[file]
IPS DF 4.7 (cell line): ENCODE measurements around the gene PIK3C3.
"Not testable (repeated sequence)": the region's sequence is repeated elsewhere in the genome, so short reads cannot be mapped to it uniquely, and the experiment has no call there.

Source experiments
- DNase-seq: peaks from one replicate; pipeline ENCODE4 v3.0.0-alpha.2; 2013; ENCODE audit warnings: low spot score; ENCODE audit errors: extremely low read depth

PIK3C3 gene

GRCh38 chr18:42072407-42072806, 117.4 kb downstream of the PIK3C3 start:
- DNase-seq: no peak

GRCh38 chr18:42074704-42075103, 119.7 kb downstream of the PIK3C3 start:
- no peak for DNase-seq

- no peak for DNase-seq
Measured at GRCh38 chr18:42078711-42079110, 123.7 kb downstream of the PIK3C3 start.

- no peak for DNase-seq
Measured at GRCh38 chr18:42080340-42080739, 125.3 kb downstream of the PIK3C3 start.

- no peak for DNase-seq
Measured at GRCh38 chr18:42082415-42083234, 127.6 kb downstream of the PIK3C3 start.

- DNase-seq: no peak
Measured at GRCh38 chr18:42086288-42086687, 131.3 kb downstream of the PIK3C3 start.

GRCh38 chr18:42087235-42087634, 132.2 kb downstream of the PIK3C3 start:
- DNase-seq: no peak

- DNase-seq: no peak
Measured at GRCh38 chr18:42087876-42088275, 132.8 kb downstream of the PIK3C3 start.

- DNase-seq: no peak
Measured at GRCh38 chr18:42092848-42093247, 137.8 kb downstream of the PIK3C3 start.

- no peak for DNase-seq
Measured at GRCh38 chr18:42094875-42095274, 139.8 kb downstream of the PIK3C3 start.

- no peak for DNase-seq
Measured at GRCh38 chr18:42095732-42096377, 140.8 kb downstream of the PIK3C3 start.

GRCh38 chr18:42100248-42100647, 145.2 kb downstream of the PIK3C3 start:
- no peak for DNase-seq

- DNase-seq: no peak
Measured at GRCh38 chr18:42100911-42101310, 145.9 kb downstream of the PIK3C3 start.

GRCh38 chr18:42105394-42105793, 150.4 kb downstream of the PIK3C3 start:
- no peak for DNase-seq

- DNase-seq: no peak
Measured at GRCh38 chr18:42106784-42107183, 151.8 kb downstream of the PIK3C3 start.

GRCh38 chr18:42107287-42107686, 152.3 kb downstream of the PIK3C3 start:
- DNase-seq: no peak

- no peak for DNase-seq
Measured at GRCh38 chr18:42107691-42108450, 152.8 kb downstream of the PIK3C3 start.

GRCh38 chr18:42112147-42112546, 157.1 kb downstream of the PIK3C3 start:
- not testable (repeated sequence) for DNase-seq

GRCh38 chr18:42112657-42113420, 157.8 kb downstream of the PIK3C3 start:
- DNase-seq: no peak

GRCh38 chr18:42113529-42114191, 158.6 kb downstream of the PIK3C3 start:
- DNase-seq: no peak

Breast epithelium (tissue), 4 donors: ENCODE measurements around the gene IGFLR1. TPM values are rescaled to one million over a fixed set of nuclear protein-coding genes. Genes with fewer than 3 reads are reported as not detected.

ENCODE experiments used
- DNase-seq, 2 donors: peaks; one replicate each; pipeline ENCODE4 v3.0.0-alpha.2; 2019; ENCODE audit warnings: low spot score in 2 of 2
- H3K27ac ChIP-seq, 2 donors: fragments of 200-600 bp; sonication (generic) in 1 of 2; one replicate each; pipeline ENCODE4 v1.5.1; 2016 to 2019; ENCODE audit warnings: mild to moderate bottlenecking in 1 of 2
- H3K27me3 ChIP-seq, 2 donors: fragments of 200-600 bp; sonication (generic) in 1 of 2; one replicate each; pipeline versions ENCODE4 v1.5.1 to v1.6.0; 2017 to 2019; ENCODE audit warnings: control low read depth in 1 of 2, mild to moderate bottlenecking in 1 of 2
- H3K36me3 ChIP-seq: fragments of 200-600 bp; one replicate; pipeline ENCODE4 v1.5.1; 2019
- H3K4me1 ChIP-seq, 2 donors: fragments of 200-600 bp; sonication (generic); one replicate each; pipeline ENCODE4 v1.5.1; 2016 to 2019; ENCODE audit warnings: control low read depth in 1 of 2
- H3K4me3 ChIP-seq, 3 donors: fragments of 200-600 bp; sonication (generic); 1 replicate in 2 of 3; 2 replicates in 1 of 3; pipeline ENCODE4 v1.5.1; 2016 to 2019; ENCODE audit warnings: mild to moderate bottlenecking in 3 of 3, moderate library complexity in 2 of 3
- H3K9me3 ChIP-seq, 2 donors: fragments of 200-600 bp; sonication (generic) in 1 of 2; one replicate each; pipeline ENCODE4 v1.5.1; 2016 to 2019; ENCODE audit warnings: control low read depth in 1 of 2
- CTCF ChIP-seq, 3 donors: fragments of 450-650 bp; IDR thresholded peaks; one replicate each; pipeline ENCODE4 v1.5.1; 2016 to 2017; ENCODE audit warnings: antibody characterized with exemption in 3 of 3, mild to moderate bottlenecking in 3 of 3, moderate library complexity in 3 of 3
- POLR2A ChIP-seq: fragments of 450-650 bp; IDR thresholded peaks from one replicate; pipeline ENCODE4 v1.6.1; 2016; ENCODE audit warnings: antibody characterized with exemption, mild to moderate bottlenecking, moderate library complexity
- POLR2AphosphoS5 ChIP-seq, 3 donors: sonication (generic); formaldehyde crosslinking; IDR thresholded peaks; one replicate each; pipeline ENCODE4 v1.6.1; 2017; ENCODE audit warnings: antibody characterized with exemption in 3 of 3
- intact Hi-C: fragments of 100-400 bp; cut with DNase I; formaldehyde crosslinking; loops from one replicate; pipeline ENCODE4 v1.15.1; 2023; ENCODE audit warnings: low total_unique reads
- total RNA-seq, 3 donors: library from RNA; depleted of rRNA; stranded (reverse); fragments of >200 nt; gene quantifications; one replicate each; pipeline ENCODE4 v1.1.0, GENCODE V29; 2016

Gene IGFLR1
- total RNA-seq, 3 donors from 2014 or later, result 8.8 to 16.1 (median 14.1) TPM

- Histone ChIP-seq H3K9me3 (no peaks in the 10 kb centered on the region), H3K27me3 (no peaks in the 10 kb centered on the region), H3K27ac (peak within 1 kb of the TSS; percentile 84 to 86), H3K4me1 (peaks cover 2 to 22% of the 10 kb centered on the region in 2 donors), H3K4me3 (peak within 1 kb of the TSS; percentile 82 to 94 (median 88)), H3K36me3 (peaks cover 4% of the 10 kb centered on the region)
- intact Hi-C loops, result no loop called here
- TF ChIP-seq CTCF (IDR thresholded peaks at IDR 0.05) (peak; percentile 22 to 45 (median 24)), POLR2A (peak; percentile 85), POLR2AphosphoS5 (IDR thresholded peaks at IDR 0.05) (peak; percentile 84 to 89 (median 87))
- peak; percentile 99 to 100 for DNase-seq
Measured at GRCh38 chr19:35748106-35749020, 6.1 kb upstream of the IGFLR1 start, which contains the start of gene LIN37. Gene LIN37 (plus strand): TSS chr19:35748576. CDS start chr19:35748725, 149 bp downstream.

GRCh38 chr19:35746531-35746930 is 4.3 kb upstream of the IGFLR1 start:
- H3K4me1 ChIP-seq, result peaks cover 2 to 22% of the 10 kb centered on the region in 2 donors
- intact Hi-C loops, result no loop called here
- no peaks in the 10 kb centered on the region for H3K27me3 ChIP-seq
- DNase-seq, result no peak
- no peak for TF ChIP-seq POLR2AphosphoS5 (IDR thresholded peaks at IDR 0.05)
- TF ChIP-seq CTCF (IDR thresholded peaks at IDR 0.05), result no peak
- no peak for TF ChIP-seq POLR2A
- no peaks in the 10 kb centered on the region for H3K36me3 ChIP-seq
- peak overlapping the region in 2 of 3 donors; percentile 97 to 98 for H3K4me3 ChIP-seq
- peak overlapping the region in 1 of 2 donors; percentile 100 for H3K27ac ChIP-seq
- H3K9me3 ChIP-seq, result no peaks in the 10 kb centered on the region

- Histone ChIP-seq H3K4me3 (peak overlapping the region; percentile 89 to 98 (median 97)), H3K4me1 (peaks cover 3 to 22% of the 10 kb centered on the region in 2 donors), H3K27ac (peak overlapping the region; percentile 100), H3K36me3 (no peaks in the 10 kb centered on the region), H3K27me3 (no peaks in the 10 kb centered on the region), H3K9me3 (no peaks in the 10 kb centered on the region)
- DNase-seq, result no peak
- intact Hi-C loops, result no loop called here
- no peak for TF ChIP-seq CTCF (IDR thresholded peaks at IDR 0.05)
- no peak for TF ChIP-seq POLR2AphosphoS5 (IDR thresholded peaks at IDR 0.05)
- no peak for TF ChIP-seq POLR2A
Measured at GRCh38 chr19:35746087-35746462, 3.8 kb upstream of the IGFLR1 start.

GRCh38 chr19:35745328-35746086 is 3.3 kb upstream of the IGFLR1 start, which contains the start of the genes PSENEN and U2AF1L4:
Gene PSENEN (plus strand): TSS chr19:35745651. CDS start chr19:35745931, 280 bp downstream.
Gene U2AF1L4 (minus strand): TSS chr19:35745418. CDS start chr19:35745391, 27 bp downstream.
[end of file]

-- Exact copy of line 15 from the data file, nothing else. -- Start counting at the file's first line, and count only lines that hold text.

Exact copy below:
Measured at GRCh38 chr18:42082415-42083234, 127.6 kb downstream of the PIK3C3 start.